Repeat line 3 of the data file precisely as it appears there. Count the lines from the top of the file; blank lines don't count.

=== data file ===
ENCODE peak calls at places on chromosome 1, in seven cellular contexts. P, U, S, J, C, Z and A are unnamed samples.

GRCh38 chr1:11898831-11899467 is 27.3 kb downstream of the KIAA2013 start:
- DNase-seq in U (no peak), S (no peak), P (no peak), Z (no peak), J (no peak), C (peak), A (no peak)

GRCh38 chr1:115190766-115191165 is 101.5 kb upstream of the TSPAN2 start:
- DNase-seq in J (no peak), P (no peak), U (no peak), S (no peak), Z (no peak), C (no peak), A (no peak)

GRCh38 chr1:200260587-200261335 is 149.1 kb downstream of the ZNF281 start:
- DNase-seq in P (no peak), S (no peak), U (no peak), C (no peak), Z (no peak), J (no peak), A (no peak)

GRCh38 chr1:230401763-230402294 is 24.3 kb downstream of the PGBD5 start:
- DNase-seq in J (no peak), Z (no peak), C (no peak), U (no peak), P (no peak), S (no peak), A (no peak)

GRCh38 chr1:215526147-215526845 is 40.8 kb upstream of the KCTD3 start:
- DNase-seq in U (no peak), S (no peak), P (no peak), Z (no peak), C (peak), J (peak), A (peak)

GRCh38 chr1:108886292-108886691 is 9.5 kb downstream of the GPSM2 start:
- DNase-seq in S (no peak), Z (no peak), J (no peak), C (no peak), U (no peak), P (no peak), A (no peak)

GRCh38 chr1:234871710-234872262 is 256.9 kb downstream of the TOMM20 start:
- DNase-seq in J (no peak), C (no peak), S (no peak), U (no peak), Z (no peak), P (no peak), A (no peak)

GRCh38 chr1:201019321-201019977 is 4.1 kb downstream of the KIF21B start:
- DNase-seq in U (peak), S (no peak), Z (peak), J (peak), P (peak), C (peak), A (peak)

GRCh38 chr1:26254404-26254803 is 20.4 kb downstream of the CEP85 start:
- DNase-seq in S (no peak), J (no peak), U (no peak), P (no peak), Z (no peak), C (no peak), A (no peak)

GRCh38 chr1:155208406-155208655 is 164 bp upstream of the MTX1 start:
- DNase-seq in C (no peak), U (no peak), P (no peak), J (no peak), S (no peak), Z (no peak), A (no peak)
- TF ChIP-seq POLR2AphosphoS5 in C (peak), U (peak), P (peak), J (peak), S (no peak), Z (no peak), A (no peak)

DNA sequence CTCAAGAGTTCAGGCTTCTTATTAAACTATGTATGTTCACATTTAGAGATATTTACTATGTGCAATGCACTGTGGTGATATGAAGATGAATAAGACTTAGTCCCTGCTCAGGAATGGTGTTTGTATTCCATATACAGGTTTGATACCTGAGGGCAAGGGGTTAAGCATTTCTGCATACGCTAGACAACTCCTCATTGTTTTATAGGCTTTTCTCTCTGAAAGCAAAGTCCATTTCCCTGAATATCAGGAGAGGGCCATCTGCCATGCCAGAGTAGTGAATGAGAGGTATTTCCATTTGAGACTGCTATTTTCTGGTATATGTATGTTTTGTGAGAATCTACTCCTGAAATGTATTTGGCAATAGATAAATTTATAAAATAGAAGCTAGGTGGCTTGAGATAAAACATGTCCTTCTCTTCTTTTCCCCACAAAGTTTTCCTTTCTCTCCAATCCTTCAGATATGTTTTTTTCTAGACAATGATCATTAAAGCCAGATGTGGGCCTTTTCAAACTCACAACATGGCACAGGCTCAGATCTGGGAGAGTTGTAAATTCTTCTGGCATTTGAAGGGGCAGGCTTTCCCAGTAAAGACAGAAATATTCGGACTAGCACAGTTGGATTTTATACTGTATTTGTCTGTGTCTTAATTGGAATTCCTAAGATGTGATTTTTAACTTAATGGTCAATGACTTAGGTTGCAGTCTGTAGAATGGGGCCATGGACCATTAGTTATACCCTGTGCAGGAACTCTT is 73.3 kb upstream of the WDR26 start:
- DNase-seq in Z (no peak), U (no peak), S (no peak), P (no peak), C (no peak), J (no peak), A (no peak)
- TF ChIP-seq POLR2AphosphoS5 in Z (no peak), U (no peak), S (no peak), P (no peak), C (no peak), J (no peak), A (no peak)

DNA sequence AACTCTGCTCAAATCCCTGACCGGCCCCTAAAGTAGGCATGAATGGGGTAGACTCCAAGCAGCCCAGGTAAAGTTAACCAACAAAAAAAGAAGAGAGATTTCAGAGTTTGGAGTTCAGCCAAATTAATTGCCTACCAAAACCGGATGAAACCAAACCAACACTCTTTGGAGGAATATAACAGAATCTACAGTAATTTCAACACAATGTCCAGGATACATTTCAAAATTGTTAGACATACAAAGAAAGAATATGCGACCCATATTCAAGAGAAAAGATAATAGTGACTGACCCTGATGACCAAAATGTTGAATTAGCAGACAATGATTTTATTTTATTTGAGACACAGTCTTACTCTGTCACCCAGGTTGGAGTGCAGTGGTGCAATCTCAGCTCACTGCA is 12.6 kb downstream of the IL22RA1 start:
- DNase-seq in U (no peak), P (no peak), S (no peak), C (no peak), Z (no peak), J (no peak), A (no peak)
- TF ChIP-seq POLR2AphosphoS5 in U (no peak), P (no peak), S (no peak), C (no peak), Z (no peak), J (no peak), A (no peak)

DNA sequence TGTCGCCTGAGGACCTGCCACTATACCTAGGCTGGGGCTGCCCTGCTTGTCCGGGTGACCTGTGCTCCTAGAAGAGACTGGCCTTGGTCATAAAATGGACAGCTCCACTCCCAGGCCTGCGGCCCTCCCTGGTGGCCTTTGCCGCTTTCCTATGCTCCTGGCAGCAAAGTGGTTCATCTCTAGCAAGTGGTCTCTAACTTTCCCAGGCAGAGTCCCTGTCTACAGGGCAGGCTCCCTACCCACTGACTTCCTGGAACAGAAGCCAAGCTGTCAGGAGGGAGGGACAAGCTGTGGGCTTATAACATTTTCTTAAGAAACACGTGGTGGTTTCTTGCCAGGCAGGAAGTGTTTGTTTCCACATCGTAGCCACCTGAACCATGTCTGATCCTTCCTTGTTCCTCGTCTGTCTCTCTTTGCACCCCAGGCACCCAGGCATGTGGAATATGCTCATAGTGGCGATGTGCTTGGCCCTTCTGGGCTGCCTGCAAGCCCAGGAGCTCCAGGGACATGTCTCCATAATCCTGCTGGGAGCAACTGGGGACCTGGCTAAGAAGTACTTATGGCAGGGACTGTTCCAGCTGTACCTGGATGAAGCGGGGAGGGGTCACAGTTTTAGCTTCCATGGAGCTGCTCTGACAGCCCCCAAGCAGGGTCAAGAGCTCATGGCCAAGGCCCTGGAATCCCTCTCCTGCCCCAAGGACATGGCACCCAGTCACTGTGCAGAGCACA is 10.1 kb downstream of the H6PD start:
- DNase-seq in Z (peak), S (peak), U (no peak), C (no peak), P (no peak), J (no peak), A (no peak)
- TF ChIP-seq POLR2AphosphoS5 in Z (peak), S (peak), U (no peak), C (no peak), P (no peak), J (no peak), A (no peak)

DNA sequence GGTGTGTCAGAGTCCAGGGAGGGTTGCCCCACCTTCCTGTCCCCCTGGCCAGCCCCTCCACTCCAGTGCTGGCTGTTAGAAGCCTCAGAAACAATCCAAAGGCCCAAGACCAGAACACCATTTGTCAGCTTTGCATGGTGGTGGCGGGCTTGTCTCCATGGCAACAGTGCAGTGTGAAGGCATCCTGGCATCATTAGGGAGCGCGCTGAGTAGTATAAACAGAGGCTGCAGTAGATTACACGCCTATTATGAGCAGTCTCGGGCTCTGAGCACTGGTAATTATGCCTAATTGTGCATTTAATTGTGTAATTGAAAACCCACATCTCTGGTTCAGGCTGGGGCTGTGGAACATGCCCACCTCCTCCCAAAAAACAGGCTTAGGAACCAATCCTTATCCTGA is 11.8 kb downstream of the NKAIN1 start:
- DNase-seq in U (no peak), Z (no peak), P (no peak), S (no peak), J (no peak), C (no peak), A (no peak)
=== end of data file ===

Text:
- DNase-seq in U (no peak), S (no peak), P (no peak), Z (no peak), J (no peak), C (peak), A (no peak)